Should I Take a Daily Aspirin?

George T Charlton, MD, FACC
Aspirin a Day?

Over the past year or so, there have been a lot of stories in the news suggesting that daily aspirin therapy may be harmful.  

Some of the headlines on major news sites include “Daily aspirin may be harmful for healthy older adults, large study finds,” “Low-dose aspirin linked to bleeding in the skull, new report says,” and “Millions should stop taking aspirin for heart health, study says.” 

Reports like these have led to a lot of confusion among patients about who should, and should not, be taking a daily aspirin. I would like to help clarify what the guidelines and data suggest regarding the use of daily aspirin therapy to prevent cardiovascular events.

A history of prior heart events

Among patients with a history of prior cardiovascular events, such as heart attack or stroke, there is a large body of medical evidence supporting aspirin’s effectiveness at reducing the risk of recurrent events, called “secondary prevention”.  For many years, most of the medical community reasoned that aspirin use should also prevent a first heart attack or stroke and many guidelines have recommended aspirin for what is called “primary prevention”.  

Despite this belief, there was very little data to actually support it.  Very old clinical trials suggested a very small potential benefit of aspirin in primary prevention. Over the past 10 years or so, a few smaller clinical trials failed to find benefit of aspirin in primary prevention.  And within the past year, three large studies were published and well-publicized that again failed to find a benefit for aspirin in primary prevention.  

In response to the more recent trials, in March 2019, the American Heart Association (AHA) changed their guidelines regarding aspirin for primary prevention.  It is important to know that there have been no changes in recommendations for secondary prevention.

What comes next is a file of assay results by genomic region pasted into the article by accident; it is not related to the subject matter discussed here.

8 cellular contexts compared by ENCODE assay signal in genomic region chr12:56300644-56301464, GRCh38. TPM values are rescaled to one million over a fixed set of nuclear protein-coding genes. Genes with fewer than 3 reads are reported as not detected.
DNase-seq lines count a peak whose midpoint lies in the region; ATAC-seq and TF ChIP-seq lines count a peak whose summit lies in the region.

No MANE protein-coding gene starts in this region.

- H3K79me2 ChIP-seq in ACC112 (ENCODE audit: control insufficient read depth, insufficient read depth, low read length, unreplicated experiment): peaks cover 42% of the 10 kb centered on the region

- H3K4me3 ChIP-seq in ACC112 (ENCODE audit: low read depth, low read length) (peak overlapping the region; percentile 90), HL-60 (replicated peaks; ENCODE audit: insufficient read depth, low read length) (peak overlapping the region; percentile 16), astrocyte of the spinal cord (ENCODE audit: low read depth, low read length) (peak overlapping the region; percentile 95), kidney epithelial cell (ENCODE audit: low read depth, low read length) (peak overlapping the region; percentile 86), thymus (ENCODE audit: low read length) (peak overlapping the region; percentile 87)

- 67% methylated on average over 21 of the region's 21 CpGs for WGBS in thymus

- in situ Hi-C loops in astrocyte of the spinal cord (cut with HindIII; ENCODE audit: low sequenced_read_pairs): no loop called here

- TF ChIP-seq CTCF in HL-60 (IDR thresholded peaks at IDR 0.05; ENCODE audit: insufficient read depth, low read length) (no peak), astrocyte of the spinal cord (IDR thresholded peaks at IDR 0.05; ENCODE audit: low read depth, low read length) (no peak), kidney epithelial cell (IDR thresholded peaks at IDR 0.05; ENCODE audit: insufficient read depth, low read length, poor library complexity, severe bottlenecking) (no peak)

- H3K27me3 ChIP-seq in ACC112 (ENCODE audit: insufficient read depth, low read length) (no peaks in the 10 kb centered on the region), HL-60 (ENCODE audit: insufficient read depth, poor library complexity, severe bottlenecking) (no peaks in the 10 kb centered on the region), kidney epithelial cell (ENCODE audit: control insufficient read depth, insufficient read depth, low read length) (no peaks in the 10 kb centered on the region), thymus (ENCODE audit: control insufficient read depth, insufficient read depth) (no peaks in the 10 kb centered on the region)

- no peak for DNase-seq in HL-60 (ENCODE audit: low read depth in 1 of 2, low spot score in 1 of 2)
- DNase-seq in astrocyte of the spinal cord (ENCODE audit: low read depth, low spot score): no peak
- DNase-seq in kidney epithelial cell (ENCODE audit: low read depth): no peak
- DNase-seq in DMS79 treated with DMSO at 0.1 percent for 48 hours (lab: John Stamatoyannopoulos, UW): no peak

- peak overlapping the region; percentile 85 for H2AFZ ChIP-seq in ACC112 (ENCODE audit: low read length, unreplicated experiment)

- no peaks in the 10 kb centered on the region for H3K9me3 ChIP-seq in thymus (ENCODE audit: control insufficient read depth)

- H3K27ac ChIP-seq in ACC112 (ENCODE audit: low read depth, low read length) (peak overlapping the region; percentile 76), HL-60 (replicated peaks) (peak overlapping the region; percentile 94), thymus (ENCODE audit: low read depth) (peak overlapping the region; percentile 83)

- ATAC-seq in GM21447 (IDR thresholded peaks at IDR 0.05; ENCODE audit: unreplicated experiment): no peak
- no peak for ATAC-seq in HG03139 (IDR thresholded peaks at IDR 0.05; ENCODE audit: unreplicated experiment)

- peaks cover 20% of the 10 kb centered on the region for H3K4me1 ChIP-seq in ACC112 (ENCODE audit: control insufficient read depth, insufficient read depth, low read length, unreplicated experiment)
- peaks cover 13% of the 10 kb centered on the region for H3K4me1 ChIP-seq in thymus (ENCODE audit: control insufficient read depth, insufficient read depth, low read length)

Not for primary prevention

Notably, the AHA now explicitly recommends against using aspirin for primary prevention in patients over 70 years old due to evidence of potential harm without benefit in recent studies.  For patients between 40 and 69 years old, the AHA weakened the recommendation for aspirin in primary prevention to the lowest grade possible stating it “might be considered” in certain circumstances.

Unfortunately, many patients with established cardiovascular disease stopped aspirin based on news reports that sounded like aspirin is harmful. One of my own patients came in recently with a recurrent heart attack after stopping aspirin because of news reports of harm, not realizing the new recommendations only apply to primary prevention, not secondary prevention for patients with prior cardiovascular events.  

The recommendations

  • If you have a history of a cardiovascular events, you generally should be taking a daily aspirin, but if you are not taking aspirin do not start without a discussion with your doctor. There may be a reason why you are not on aspirin. 
  • If you do not have known cardiovascular disease and are not taking a daily aspirin, then you should not start aspirin therapy without a risk/benefit discussion with your doctor.  Recent data suggest that most patients will not benefit from daily aspirin, however, for some patients there may be benefits.
  • If you are between the ages of 40 and 69 and already taking aspirin for primary prevention, it is reasonable to discuss the risk/benefit of aspirin at your next doctor visit. 
  • If you are over 70 and already taking aspirin for primary prevention, you should ask your doctor whether to stop taking it.  Again, everyone is a unique individual and you should not stop or start any medication without guidance from your doctor.  

Recent trials of aspirin in primary prevention, and clinical trials in general, help physicians know whether a particular treatment may be beneficial when used routinely.  But for any individual patient, there may be modifying factors that need to be considered before implementing specific guideline recommendations.  That is why every medication should be taken under individualized medical guidance and not based on reports in the news.

For more information on heart health and to learn more about the Lifespan Cardiovascular Institute, visit our website.

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